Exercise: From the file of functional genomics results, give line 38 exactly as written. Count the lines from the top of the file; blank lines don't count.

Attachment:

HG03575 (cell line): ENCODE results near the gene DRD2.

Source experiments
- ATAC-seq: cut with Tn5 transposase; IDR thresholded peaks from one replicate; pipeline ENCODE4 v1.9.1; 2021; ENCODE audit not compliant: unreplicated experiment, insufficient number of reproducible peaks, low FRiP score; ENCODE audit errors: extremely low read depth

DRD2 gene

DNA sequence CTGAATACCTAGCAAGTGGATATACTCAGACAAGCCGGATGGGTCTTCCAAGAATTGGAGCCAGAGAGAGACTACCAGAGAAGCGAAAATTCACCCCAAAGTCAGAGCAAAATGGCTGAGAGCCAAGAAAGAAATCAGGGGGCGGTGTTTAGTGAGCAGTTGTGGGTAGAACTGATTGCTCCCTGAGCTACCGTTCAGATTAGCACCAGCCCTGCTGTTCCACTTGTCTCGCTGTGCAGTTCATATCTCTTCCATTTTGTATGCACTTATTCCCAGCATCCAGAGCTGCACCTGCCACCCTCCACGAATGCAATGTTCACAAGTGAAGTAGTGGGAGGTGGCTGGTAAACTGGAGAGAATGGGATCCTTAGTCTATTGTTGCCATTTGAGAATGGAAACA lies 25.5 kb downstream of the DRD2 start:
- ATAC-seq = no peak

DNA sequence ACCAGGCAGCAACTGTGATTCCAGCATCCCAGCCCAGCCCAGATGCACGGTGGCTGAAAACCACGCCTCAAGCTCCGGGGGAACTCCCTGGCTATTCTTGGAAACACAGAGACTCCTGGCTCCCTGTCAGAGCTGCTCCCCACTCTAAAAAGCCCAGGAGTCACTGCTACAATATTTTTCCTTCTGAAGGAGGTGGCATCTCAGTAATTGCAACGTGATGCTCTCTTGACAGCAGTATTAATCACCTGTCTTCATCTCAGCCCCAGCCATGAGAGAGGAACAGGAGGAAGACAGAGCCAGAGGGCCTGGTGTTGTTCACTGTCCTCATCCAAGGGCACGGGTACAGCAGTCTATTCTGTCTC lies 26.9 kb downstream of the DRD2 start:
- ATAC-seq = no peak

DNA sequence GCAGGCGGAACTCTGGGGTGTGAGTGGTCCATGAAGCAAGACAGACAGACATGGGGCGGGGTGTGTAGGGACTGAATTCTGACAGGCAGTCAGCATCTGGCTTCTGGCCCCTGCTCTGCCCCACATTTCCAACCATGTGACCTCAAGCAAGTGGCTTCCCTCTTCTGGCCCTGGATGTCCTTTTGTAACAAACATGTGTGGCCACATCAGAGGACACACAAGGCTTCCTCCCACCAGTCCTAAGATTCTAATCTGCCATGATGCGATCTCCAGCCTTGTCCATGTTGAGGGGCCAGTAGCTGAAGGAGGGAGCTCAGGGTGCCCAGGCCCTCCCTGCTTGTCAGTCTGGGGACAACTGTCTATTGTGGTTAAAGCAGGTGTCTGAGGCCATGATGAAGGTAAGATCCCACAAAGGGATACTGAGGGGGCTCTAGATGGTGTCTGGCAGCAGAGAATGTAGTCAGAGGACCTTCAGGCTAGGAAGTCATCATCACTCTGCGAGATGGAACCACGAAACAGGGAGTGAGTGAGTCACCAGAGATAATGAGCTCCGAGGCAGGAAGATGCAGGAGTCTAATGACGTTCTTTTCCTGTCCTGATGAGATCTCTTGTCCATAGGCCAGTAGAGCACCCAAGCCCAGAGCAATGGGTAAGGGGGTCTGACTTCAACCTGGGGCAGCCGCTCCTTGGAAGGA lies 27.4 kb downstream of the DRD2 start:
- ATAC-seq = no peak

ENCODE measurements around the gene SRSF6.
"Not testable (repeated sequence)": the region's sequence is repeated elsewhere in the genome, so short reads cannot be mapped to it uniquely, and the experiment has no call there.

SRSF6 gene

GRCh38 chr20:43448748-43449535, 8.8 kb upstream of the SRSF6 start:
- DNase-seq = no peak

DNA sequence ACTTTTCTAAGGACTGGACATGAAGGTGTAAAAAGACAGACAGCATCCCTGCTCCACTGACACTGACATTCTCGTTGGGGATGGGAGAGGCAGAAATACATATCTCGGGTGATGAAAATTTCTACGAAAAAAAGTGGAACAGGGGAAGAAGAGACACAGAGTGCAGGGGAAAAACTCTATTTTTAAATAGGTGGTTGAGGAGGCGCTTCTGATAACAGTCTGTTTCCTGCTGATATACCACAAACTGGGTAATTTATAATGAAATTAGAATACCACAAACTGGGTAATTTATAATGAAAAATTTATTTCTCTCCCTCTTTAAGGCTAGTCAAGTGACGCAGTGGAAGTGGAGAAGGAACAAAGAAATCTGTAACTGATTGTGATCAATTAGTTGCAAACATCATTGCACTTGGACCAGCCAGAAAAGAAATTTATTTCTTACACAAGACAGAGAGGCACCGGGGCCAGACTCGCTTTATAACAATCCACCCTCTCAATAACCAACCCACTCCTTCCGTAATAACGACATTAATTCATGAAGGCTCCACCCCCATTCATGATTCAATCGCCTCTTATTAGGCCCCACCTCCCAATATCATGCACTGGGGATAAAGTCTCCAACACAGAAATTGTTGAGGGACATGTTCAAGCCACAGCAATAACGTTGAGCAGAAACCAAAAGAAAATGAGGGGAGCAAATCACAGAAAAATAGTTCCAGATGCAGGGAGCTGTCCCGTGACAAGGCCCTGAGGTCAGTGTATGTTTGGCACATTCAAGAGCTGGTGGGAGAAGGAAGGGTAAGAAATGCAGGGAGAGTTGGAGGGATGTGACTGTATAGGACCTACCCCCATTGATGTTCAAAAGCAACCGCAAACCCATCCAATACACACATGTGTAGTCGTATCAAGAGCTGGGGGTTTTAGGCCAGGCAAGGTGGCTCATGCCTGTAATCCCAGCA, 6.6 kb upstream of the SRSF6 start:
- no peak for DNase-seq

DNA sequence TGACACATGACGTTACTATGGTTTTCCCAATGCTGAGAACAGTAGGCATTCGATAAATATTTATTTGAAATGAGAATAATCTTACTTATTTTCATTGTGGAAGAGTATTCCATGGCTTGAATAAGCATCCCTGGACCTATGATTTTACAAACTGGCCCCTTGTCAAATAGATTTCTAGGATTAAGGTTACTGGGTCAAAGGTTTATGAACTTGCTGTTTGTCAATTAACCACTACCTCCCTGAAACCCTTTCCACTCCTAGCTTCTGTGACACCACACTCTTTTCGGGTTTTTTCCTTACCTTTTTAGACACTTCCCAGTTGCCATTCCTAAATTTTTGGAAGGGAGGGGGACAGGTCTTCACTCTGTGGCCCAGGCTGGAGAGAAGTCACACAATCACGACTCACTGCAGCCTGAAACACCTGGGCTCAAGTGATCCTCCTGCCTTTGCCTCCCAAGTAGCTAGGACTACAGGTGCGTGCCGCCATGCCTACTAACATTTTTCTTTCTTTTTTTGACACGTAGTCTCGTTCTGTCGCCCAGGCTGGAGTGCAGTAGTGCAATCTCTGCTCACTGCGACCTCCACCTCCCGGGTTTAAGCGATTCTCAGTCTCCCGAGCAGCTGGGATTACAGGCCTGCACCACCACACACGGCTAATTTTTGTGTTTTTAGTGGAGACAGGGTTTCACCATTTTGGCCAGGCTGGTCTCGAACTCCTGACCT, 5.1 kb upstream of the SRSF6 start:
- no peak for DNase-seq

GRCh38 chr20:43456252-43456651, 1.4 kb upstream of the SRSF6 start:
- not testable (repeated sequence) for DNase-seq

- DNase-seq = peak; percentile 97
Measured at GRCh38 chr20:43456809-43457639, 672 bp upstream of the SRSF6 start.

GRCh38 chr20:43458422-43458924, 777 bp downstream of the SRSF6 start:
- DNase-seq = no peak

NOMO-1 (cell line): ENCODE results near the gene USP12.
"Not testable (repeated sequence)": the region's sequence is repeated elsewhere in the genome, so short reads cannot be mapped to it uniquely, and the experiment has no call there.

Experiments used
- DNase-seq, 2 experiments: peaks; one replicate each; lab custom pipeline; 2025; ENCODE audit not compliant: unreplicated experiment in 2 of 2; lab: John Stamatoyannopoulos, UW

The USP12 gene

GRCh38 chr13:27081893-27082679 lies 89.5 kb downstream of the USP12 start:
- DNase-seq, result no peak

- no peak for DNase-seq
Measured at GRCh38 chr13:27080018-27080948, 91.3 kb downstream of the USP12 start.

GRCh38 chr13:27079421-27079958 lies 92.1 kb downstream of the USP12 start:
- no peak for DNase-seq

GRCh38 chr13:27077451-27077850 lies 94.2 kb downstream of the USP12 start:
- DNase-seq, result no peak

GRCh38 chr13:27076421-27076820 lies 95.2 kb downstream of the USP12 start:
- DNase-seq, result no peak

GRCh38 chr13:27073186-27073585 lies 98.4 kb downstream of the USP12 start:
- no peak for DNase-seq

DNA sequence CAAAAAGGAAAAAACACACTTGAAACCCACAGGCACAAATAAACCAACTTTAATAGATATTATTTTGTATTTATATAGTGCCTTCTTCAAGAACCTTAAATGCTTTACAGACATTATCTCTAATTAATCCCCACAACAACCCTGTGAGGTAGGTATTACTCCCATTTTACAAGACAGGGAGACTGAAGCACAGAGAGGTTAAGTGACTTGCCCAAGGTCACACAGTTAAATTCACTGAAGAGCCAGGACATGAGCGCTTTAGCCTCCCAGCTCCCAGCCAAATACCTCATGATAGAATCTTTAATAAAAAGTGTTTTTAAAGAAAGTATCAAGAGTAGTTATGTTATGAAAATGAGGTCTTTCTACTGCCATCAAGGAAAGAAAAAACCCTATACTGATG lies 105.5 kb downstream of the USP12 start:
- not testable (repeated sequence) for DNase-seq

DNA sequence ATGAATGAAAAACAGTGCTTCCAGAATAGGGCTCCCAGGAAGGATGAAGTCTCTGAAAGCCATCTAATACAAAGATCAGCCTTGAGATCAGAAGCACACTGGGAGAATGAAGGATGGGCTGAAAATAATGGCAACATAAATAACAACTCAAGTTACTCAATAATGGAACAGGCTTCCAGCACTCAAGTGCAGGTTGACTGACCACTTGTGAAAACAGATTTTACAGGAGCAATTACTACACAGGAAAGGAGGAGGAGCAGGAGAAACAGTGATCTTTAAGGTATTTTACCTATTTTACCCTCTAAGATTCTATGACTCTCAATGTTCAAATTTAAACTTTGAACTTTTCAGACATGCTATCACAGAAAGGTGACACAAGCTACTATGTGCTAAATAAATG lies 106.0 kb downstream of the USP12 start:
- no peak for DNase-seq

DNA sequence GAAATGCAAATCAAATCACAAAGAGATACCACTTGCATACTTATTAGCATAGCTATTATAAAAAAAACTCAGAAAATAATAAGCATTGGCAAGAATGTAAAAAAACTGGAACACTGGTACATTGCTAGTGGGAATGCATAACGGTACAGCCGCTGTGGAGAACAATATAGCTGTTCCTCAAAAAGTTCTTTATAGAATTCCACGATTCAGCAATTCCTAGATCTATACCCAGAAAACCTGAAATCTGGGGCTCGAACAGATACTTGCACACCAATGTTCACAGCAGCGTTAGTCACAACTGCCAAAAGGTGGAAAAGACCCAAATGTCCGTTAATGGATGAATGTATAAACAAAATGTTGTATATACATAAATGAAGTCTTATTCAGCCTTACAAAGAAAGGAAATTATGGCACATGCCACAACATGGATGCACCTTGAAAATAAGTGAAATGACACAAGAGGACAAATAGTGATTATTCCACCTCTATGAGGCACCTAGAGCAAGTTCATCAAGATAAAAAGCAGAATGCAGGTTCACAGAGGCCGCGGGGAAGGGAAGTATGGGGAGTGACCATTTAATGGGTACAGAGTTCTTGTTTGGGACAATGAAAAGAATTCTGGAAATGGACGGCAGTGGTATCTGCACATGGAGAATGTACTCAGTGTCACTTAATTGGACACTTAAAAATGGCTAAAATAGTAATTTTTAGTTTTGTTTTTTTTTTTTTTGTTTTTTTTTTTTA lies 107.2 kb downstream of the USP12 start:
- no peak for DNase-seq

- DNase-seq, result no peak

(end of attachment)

- DNase-seq, result no peak